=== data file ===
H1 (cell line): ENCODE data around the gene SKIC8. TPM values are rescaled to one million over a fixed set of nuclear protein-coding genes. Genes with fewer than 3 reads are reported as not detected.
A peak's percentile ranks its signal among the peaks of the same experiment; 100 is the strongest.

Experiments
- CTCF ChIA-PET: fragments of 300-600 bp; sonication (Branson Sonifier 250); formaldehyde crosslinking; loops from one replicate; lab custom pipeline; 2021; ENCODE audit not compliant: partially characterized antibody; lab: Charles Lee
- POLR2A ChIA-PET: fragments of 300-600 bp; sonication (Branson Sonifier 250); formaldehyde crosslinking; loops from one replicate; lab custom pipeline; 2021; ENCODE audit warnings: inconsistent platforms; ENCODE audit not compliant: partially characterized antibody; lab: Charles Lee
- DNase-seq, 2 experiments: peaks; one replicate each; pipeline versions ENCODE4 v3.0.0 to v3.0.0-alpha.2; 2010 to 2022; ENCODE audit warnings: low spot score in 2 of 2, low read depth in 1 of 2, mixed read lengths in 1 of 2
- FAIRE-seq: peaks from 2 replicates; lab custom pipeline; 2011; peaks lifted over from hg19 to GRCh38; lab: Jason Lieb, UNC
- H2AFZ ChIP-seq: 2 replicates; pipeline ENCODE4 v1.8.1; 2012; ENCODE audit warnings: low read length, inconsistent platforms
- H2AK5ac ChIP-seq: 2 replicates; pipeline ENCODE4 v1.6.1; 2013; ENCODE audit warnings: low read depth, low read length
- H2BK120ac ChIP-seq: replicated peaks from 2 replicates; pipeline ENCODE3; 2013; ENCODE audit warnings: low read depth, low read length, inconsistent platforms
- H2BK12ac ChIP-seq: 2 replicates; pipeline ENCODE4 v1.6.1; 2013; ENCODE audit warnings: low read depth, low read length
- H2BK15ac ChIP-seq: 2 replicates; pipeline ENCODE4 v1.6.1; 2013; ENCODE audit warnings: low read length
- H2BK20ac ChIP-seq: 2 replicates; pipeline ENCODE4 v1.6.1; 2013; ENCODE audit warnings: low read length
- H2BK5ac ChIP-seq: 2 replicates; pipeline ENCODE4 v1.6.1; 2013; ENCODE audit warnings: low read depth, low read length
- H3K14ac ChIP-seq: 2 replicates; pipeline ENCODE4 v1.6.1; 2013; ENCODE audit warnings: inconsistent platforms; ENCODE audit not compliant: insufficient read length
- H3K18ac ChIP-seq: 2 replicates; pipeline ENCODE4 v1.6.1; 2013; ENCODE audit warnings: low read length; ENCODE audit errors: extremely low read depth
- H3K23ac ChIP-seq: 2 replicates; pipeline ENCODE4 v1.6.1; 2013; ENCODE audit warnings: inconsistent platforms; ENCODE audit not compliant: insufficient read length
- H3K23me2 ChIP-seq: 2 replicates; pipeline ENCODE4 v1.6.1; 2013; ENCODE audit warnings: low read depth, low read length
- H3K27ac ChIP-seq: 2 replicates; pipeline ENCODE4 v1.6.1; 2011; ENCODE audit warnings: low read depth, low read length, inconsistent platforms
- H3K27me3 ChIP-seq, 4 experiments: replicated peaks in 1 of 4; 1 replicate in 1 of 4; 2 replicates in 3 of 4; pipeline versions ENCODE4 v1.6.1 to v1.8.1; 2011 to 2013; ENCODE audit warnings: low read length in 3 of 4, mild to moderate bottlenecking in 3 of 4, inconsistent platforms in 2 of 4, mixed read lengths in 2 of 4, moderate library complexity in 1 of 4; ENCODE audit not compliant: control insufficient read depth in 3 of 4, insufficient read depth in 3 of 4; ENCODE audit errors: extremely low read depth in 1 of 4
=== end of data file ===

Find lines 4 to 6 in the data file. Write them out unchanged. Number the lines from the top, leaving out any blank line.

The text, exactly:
- CTCF ChIA-PET: fragments of 300-600 bp; sonication (Branson Sonifier 250); formaldehyde crosslinking; loops from one replicate; lab custom pipeline; 2021; ENCODE audit not compliant: partially characterized antibody; lab: Charles Lee
- POLR2A ChIA-PET: fragments of 300-600 bp; sonication (Branson Sonifier 250); formaldehyde crosslinking; loops from one replicate; lab custom pipeline; 2021; ENCODE audit warnings: inconsistent platforms; ENCODE audit not compliant: partially characterized antibody; lab: Charles Lee
- DNase-seq, 2 experiments: peaks; one replicate each; pipeline versions ENCODE4 v3.0.0 to v3.0.0-alpha.2; 2010 to 2022; ENCODE audit warnings: low spot score in 2 of 2, low read depth in 1 of 2, mixed read lengths in 1 of 2